Iowa casinos took in a record amount of money in the fiscal year that just ended — despite a slowdown in the past months.

Iowa casinos reported $1.7 billion in gross revenue for casino games and slots during the last fiscal year. Click here for more information from Radio Iowa.

Iowa motorists might be noticing they have a little more pocket change lately as gasoline prices have been steadily falling in recent days.

A spokesperson for AAA-Iowa tells Radio Iowa pump prices peaked in mid-June and have dropped considerably since then. The state average is $4.06. It is down about 25 cents from a week ago and down almost 60 cents from a month ago.

The current national average price for gas is $4.32 a gallon, which is 26 cents higher than in Iowa. The decline is due to low demand.

The thousands of bicyclists on RAGBRAI are heading for Mason City today on the longest leg of the ride in almost four decades.

It’s the first ‘Century Day’ since 1985, according to Radio Iowa.

The Plymouth County Fair in Le Mars kicks off today. The event at the Plymouth County Fairgrounds bills itself as the best 5 days of summer. So, that means festivities will continue through Sunday.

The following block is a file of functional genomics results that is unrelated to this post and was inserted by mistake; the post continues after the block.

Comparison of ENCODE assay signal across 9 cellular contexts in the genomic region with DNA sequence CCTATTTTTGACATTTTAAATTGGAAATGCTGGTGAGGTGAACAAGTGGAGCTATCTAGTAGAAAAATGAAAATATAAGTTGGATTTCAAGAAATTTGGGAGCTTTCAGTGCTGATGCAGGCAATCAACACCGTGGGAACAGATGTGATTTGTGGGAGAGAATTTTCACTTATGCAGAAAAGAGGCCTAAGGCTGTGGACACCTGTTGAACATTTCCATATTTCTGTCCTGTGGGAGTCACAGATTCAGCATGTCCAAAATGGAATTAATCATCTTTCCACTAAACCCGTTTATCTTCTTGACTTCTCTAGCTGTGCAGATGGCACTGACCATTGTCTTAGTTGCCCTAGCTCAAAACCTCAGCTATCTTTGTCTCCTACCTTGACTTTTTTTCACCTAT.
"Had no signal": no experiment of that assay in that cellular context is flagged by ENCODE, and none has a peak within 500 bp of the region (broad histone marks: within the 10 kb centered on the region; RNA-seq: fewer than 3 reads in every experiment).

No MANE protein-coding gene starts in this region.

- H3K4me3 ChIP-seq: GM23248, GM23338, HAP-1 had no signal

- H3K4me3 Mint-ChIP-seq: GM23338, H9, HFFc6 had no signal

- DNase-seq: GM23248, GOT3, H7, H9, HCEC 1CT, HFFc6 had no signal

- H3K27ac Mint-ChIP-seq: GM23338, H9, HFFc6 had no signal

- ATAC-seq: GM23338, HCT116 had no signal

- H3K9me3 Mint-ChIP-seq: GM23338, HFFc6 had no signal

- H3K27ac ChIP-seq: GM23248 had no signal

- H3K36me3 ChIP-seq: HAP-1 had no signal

New release from Iowa Attorney General Tom Miller:

Opioids maker Teva agrees to $4.25 billion settlement 

Preliminary agreement would provide cash, naloxone to address opioids crisis

DES MOINES – Iowa Attorney General Tom Miller has reached an agreement in principle on key financial terms with opioid maker Teva, which would provide up to $4.25 billion to participating states and local governments.

While critical details of the settlement remain the subject of ongoing negotiations, Teva disclosed the first details of the agreement ahead of its earnings announcement Wednesday.

“This is another major step in addressing the opioids crisis,” Miller said, noting that Iowa was a leading state in negotiating today’s agreement with Teva. “We expect these funds to make a significant difference in preventing fatal overdoses and treating opioid addiction disorder.”